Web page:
10 Things You May Not Know About The Battle Of The Bulge

On December 16th, 1944, Allied forces were camped on the Western front in the Ardennes forest in southern Belgium and Luxembourg. They had no idea that Hitler was ready to attack with a Blitzkrieg force of 450,000 men and thousands of tanks. Hitler wanted to stop the Allied use of the Belgium port of Antwerp and he wanted to split the Allied forces. So he began what is known as The Battle of the Bulge. The massive force caught the Allies by surprise. The surprise attack and the size of the offensive gave the initial upper hand to the Germans but by the time the battle ended on January 25th, 1945, the Allies came out on top. Both sides experienced tens of thousands of casualties and it ended up having the highest number of American casualties of any operation during the war. The Allied defeat of the Germans at the Battle of the Bulge marked the end of the Axis offensive on the Western Front.

Here are ten facts about the battle of Burge that you haven’t heard.

10. The Name Comes From a “Bulge” Left in the Allied Lines


This battle actually has a number of different names which tend to vary based on who you ask. The Germans codenamed the buildup Wacht am Rhine (Watch on the Rhine) and the offensive itself Unternehmen Herbstnebel (Autumn Mist). The Allied command named it the Ardennes Counteroffensive while the French forces called it La Bataille des Ardennes. If you look at a map of the battle, you will notice a line in semi-circle form, a product of the German blitzkrieg attack on the Allies’ forces. Although the Hitler did not manage to split the Allied front in two, he did manage to inflict a bulge in the front lines of about 50 miles north-south and 70 miles west. For two weeks, the Germans achieved breakthroughs in half a dozen places, and it appeared that they would reach at least the Meuse River (a penetration of more than seventy miles). It was mostly American troops along the lines and some of them had very little experience in combat. The well-trained troops of the U.S. 28th and 106th Infantry Divisions collapsed and created a gap (known as the bulge) allowing the 58th Panzer Corps and the 47th Corps to pour through it. The name Battle of the Bulge was given by the media to describe the inward looking line in the wartime maps. The catchy name would become the most recognized name for the battle.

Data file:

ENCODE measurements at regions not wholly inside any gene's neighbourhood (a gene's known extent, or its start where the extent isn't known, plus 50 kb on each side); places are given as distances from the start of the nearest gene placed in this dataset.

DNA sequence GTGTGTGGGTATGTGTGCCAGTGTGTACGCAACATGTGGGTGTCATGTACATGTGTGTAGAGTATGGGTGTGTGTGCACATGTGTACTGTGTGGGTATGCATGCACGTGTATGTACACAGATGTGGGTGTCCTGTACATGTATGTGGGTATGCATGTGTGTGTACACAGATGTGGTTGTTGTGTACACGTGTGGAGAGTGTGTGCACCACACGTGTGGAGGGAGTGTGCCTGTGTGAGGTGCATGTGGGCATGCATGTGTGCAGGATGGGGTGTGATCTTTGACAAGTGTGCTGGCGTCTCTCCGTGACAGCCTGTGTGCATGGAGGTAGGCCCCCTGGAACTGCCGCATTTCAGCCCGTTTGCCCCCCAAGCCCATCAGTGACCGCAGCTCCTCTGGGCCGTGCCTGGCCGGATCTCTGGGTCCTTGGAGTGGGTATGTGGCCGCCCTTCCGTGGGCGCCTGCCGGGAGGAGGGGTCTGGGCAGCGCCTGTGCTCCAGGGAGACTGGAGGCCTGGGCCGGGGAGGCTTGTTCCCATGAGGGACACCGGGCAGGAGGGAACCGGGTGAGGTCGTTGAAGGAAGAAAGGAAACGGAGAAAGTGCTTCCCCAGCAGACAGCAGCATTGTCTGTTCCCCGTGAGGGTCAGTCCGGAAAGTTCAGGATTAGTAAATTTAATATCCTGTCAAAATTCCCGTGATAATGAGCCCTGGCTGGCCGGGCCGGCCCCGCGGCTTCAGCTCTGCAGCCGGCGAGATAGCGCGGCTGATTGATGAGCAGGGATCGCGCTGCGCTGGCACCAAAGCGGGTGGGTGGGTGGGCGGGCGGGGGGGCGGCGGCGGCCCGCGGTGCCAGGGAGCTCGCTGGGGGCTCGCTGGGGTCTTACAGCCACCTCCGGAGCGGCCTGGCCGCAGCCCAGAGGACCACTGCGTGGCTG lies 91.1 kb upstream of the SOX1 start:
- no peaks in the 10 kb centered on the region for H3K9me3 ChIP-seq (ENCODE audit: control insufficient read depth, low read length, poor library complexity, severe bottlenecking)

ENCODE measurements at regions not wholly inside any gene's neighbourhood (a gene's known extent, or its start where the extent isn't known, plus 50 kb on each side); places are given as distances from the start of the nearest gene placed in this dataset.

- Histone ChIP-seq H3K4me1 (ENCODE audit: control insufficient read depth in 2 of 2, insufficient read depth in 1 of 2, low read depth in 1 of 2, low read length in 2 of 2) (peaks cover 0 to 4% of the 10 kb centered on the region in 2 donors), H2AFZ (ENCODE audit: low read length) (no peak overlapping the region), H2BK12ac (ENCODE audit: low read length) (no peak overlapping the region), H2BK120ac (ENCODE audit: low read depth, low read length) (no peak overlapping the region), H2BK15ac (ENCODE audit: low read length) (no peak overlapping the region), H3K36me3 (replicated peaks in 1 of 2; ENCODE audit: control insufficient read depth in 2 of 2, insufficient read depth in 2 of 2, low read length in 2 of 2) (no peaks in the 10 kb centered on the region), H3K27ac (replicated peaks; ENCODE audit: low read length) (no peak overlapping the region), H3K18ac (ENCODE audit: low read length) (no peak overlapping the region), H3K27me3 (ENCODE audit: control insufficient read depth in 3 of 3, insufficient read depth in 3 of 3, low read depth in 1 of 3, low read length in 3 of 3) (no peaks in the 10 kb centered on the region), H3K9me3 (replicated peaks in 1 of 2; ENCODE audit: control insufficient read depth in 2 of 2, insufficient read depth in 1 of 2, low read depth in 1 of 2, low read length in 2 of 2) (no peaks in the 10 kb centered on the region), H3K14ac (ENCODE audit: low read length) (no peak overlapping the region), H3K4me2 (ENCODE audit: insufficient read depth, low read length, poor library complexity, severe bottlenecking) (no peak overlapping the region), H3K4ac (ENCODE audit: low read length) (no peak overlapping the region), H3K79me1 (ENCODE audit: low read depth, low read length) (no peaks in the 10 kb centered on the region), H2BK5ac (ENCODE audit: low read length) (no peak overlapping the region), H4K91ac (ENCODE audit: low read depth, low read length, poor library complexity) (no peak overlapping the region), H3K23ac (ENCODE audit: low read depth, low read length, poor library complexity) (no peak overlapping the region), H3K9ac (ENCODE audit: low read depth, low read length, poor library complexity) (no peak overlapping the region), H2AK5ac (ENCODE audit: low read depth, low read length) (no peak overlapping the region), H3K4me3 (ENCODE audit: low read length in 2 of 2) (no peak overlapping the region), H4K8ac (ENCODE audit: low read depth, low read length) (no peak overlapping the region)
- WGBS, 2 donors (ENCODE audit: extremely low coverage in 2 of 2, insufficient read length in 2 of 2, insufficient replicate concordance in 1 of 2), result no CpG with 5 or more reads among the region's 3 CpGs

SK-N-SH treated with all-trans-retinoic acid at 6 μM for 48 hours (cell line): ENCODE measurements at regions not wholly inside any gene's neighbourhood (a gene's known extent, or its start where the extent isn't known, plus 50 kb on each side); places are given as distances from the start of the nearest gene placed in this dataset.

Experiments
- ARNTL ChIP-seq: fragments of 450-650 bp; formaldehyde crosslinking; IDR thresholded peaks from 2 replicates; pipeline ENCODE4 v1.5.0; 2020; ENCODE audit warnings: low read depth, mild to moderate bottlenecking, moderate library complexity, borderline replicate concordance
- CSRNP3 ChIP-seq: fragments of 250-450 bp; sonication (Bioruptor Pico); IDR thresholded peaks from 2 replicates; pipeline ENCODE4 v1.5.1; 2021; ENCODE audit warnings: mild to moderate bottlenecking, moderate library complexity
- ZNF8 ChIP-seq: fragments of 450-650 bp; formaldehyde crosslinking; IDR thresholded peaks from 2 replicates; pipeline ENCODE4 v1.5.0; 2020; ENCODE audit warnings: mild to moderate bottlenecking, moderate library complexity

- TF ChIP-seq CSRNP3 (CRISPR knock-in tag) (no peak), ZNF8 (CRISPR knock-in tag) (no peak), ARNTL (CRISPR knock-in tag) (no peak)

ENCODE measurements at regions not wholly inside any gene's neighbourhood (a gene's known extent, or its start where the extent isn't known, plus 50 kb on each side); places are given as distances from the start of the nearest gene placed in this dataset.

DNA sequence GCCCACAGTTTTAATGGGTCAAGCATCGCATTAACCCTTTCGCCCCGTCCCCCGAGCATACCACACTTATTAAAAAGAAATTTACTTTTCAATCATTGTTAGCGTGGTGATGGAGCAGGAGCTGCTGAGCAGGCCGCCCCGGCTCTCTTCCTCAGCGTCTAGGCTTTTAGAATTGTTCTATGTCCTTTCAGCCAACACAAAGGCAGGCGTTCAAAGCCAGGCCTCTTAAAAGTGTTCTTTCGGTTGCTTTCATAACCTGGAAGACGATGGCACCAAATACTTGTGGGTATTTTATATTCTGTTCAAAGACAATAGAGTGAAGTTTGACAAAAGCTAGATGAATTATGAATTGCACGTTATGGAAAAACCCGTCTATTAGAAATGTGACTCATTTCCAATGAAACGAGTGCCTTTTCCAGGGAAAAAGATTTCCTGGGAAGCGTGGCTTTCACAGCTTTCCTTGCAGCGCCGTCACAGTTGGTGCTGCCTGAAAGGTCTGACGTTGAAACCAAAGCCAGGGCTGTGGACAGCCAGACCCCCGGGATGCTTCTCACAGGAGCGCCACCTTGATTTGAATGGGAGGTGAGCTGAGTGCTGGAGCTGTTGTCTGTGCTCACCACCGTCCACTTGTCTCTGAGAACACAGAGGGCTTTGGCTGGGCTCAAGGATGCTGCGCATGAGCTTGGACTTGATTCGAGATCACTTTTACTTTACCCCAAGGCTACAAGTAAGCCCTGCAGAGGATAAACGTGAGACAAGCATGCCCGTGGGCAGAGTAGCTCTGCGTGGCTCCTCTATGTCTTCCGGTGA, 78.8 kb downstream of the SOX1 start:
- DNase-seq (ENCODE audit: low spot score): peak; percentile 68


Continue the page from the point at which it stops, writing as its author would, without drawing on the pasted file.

While the bulge took a huge effort by the Germans, just a month after the start of the Battle of the Bulge, the bulge was no more and the Allied front line was back where it was before the battle had occurred.


  • Mary Alice Richert

    I am , at this moment, rereading Snow and Steel The Battle of the Bulge by Peter Craddick-Adams for the second time. I thoroughly enjoyed reading this entry. It is recalling much of what I have read and some that is new information. It was a fascinating, lively read and I enjoyed it immensely..a little like seeing an old friend.

  • Nick

    What the hell is a “Blitzkrieg Force”? That’s not a real thing.

    • Stephanie Schoppert

      In this case it’s referring to the type of military forces that were used. Blitzkrieg required light tanks supported by pilots and infantry in order to be successful.

      • mnhb212

        The blitzkrieg over England used massive numbers of planes to bomb the cities.

        • Big Mike

          Plus V1 and V2 rockets

    • babalugatz .

      Tell that to the countries the Germans rolled the f**k over in a matter of days….leaving behind, aside from the many dead, a pucker-a*sed, nose-down populace. They probably call it a “Blitz-fu**ing-kreig”, NickO

    • babalugatz .

      Nick, tell that to the countries that were run over & CONQUERED by the Germans in a matter of days. Pretty sure they’d call it a “Blitz-f***in-Kreig”

    • Nuyvas Pekklø

      The word “Blitz Krieg” literally means (in German) “Lightning War”

      • Godfather

        It’s now known as ‘hyperwar’ or ‘Shock and Awe’. Overwhelm your opponent. Get into their supply chain and create confusion and disorganization in their chain of command.

    • mnhb212

      Tell that to the men in the Armed Forces who lived through them. Or tell it to the citizens in London who lived through German blitzgrieg, the bombing of the English cities during WW2. They can tell you what a blitzgrieg is.